He further highlighted MRA shares his desire to see the mining SMEs grow and prosper and develop into productive business.

Mr Tuke said the mining advisory council at its last meeting in 2017 approved a trial of a newly established alluvial lease and tributer monitoring committee.

“This committee with additional funding available is to assist failing tenement holder and tributer joint venture arrangements to re-establish trust and confidence, provide fiscal advise and facilitate resolution of disputes.”

He said the outcome is hoped to be successful ventures which in turn lead to transparent, well managed, and productive operations with profits available for distribution in the communities supporting the alluvial venture.

“Furthermore the proposal for development and tribute agreement templates developed by MRA to assist alluvial miners to lodge an application have been reviewed this year.”

The process he said was undertaken to capture common issues faced by applicants and to give them greater control of their mining operation and fairer and more transparent commercial terms.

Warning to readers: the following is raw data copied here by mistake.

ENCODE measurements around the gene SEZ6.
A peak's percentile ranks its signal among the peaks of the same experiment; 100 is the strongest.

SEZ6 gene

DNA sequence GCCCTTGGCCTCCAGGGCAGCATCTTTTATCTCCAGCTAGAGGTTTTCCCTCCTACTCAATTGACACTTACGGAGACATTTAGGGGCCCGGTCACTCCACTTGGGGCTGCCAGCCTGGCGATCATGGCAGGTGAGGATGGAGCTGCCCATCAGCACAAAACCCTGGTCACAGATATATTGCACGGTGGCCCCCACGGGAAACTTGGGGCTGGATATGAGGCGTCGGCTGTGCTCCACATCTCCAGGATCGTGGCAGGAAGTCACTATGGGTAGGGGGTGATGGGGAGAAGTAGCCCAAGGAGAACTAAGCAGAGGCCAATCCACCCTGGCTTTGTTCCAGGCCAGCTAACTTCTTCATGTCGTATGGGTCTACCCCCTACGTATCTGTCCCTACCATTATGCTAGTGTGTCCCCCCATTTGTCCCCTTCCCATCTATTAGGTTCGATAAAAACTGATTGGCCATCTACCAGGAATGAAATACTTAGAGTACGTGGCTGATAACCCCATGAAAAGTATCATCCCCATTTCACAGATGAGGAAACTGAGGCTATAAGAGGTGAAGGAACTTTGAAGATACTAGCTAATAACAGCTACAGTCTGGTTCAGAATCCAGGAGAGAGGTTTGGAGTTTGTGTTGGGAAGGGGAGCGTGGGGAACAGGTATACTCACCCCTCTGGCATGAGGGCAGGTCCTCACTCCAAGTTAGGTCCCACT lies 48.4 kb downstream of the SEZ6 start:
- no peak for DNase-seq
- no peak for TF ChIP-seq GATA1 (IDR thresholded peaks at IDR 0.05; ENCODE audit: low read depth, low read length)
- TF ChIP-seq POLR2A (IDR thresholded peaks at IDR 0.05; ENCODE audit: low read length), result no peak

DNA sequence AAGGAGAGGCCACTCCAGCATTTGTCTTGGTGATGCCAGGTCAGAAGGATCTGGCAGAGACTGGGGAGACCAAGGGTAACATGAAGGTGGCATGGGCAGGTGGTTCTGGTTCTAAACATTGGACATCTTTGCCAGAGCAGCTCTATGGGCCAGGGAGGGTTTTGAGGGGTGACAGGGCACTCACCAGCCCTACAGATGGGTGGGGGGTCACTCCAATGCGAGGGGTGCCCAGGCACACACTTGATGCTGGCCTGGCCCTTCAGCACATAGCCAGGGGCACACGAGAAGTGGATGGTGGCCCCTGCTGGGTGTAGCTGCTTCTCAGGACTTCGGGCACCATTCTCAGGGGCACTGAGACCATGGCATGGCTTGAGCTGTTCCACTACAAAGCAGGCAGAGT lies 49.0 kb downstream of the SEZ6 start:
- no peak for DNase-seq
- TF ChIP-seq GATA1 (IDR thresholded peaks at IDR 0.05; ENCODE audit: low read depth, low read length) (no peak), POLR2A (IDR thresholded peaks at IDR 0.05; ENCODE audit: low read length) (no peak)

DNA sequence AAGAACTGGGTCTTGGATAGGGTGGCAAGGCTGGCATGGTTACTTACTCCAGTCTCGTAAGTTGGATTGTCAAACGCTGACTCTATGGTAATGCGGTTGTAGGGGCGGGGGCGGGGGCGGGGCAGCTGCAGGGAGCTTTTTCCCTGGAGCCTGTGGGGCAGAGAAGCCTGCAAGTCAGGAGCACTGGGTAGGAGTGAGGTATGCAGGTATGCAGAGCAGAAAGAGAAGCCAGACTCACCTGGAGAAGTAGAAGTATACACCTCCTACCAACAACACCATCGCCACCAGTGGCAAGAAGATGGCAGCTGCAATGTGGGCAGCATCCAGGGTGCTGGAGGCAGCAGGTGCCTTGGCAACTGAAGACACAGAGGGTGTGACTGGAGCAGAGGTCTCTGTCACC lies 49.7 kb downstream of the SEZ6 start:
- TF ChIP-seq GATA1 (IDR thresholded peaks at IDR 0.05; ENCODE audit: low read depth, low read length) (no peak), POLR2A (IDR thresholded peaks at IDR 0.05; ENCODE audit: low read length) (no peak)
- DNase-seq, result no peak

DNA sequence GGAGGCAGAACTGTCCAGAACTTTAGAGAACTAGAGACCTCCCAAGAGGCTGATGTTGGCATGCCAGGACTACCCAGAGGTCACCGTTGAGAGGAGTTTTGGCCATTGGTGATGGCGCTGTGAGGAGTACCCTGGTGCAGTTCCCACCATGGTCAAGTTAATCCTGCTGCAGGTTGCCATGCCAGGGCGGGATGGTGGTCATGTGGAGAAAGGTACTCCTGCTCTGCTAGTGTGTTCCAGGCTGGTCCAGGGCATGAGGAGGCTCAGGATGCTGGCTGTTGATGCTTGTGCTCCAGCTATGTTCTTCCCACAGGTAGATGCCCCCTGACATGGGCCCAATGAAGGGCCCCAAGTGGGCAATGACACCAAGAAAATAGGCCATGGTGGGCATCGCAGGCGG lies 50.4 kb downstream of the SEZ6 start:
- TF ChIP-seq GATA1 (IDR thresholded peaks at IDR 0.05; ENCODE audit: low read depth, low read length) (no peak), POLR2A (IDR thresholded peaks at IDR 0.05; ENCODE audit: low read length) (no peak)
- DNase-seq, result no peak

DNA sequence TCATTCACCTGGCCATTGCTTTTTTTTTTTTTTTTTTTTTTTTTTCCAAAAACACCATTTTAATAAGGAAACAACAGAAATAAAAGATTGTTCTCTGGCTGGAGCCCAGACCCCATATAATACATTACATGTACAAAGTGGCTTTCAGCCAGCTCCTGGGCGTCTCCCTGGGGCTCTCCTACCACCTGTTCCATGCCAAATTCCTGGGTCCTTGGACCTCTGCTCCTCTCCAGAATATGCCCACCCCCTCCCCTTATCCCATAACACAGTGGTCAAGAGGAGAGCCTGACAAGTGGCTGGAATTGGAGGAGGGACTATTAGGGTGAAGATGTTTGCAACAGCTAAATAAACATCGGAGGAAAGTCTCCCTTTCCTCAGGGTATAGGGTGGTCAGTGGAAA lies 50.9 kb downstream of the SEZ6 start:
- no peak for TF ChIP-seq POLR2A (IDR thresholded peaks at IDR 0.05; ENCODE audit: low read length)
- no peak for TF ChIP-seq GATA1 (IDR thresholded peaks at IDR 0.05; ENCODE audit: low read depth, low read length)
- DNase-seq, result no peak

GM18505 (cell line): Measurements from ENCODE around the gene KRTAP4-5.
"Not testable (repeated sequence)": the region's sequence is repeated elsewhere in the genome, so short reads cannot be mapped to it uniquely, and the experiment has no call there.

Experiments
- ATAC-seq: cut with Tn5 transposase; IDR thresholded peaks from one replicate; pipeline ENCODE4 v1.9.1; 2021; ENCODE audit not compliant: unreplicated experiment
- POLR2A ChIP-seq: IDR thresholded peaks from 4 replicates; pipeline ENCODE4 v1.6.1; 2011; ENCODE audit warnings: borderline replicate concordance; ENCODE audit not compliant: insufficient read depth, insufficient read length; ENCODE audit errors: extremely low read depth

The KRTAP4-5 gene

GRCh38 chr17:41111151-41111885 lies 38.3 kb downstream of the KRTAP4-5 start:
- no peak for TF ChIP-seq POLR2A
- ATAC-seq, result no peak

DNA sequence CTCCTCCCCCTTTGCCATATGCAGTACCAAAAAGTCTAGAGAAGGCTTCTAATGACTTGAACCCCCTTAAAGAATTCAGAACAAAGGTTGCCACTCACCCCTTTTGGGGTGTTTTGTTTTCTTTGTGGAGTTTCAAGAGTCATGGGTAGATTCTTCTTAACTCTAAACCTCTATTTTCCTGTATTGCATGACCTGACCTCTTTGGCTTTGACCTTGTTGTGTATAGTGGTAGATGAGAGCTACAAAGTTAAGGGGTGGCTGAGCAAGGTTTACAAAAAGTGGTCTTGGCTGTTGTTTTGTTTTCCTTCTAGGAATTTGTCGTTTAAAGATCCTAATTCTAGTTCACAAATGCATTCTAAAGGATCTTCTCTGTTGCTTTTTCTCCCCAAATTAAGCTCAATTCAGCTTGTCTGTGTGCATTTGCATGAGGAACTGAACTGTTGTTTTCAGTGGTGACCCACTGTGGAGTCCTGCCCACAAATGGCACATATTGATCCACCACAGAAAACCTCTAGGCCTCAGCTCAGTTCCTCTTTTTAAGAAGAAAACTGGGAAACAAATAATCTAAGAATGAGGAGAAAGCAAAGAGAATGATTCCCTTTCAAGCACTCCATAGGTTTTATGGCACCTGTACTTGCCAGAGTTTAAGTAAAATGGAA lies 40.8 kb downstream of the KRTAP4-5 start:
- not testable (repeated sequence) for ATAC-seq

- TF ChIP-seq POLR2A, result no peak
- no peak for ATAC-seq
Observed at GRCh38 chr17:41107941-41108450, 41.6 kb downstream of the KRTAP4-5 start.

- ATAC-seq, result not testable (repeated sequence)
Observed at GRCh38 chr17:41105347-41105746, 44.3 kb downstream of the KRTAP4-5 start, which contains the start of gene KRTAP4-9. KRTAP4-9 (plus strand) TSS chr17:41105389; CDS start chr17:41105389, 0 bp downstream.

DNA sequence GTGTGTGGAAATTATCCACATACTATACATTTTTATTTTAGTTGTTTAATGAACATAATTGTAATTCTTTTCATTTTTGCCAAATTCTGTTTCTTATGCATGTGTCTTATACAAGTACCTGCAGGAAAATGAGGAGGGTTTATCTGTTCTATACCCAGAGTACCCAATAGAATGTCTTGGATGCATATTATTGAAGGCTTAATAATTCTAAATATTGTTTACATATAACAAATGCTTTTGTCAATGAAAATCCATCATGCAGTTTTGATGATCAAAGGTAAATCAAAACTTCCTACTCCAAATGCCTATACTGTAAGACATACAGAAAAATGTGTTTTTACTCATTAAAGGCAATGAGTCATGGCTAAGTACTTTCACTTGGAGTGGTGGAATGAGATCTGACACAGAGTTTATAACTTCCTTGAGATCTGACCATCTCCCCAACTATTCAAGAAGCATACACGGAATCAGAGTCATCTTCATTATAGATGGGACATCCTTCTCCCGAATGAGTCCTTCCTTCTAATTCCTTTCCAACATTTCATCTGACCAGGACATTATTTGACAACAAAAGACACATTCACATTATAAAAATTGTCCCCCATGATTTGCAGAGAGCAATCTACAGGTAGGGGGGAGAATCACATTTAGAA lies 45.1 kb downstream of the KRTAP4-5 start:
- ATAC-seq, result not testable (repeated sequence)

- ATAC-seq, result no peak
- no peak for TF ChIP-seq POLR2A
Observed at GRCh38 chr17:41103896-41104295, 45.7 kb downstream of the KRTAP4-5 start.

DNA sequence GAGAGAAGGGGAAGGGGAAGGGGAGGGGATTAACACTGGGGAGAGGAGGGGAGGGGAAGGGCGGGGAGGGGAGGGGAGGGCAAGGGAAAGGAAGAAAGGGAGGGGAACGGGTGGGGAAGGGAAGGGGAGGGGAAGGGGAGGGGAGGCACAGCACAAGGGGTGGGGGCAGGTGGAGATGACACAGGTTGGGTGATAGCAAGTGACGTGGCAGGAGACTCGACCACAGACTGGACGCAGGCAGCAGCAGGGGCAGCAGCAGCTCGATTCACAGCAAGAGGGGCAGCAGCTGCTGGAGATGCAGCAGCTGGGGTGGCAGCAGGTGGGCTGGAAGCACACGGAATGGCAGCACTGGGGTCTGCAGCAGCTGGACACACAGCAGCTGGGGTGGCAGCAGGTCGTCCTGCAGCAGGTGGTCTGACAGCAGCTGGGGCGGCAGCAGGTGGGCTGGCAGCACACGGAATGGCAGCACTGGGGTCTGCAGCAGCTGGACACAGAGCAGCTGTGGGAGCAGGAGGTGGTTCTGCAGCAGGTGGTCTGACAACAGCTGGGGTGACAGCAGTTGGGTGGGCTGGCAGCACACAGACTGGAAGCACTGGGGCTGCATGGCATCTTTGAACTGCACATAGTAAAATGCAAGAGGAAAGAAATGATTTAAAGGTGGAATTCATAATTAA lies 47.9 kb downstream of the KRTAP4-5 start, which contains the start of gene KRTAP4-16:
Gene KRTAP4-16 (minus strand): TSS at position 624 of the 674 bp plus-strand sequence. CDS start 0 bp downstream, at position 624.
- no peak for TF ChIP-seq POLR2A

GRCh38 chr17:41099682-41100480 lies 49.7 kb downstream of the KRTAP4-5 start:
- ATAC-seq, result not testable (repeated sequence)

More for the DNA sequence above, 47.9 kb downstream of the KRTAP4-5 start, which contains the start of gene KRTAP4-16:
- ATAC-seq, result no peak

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Papua New Guinea’s disappearing resource revenues

Foreign owned mining companies are raping PNG – in 2017 the government received just K400m from exports worth K25 billion.

 Glenn BanksMartyn Namorong | Devpolicy Blog | August 15, 2018

Government revenues from Papua New Guinea’s mining, oil and gas sector have essentially dried up. With the ongoing effects of the devastating earthquake in Hela province, the eruption of election-related violence in the Southern Highlands, a significant budget shortfall, and a foreign exchange crisis driving business confidence down, the resources of the government are severely stretched… and the massively expensive APEC meeting looms in November.